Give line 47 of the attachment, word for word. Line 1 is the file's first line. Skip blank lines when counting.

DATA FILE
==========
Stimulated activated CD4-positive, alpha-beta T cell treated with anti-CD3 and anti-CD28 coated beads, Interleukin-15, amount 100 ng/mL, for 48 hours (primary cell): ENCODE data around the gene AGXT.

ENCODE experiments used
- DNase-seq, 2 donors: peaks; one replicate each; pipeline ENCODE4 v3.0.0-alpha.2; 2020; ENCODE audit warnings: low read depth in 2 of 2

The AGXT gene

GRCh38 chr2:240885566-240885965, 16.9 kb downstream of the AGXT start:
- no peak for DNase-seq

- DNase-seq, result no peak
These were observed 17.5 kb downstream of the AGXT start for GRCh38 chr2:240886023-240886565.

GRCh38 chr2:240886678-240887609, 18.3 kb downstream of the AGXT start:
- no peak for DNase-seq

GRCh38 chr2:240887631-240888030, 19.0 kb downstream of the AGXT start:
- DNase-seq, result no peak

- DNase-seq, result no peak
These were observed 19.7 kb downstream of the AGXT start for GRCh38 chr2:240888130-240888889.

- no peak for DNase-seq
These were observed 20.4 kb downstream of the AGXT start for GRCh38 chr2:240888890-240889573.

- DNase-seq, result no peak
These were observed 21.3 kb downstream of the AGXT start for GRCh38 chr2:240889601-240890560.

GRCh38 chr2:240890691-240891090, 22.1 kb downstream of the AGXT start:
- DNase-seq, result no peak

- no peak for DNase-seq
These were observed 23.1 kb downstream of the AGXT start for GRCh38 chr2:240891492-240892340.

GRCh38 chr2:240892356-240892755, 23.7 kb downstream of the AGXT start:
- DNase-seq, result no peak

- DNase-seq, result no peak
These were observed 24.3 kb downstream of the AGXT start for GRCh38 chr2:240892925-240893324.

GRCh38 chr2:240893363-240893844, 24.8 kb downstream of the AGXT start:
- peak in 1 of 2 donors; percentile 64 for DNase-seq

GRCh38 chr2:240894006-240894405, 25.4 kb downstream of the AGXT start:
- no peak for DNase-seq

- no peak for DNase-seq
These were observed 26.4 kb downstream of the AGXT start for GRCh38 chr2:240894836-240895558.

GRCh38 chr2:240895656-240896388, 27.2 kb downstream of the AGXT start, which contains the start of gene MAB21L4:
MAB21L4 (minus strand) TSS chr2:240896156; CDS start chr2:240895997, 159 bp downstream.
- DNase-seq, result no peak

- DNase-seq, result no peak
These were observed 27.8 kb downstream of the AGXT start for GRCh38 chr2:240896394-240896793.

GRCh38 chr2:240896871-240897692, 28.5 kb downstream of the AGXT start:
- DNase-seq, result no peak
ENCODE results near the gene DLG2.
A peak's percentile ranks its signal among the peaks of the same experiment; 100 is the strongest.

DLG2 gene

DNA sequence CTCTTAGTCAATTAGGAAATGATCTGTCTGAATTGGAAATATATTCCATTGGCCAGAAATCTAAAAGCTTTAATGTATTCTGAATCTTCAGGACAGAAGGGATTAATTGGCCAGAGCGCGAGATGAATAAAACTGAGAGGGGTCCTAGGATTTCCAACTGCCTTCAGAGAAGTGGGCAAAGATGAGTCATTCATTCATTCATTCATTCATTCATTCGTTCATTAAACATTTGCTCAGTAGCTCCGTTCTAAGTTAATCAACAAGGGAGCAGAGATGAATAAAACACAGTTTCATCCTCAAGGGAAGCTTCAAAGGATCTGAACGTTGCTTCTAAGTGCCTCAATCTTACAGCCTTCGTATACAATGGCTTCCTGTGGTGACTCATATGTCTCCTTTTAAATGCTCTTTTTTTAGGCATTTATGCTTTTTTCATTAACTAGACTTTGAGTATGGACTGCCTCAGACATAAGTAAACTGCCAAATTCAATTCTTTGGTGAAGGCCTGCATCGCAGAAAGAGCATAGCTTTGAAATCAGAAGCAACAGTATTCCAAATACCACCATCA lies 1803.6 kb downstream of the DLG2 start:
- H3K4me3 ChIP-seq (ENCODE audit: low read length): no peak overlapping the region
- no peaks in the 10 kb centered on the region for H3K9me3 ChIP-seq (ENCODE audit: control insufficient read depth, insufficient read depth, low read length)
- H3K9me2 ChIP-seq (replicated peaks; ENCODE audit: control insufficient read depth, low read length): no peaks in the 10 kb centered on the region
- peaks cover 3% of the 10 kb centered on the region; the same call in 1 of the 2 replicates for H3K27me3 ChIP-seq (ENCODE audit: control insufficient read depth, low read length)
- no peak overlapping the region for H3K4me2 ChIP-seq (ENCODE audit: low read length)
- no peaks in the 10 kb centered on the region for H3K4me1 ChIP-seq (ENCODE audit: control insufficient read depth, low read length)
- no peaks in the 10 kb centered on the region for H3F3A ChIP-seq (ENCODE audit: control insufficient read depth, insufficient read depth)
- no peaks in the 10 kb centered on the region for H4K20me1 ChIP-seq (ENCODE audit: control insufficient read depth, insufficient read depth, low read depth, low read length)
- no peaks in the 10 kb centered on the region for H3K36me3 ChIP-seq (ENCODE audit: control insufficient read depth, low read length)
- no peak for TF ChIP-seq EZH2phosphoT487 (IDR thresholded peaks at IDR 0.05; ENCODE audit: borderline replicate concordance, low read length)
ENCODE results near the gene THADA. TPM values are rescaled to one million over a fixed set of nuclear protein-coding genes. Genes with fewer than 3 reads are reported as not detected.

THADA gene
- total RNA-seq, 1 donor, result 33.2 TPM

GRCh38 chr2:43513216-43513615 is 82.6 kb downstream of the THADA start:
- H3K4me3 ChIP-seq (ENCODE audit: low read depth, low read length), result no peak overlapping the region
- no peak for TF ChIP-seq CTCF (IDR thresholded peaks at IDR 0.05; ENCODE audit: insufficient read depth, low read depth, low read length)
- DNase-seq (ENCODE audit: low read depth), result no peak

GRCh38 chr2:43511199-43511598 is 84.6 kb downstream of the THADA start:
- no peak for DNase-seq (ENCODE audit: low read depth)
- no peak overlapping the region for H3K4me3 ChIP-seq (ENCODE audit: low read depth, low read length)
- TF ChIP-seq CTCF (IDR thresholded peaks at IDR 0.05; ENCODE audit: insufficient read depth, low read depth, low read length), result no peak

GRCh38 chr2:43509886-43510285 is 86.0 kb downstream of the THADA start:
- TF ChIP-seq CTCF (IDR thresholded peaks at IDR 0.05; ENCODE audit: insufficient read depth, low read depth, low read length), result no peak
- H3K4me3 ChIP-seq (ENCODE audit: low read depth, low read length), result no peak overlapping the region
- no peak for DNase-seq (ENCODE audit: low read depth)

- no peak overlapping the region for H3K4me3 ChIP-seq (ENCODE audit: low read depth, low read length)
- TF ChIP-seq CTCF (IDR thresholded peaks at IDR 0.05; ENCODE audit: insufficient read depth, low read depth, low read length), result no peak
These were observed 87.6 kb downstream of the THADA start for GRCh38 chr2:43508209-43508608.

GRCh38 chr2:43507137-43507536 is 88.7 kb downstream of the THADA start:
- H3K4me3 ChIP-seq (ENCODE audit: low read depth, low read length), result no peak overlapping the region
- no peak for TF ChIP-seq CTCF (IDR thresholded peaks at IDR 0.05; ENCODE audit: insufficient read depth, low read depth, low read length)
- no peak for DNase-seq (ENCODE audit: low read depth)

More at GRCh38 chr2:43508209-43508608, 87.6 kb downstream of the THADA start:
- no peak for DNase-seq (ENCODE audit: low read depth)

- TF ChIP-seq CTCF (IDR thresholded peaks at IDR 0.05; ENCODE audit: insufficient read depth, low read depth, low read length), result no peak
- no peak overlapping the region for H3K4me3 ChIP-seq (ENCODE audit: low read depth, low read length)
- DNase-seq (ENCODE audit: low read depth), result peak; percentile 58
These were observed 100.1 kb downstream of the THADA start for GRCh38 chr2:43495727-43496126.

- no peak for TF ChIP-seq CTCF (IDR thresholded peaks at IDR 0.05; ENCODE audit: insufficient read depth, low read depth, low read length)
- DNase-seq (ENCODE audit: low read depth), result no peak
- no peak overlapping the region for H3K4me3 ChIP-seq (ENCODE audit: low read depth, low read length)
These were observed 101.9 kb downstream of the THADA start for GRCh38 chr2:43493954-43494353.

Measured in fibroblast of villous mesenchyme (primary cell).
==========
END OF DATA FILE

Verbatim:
- peaks cover 3% of the 10 kb centered on the region; the same call in 1 of the 2 replicates for H3K27me3 ChIP-seq (ENCODE audit: control insufficient read depth, low read length)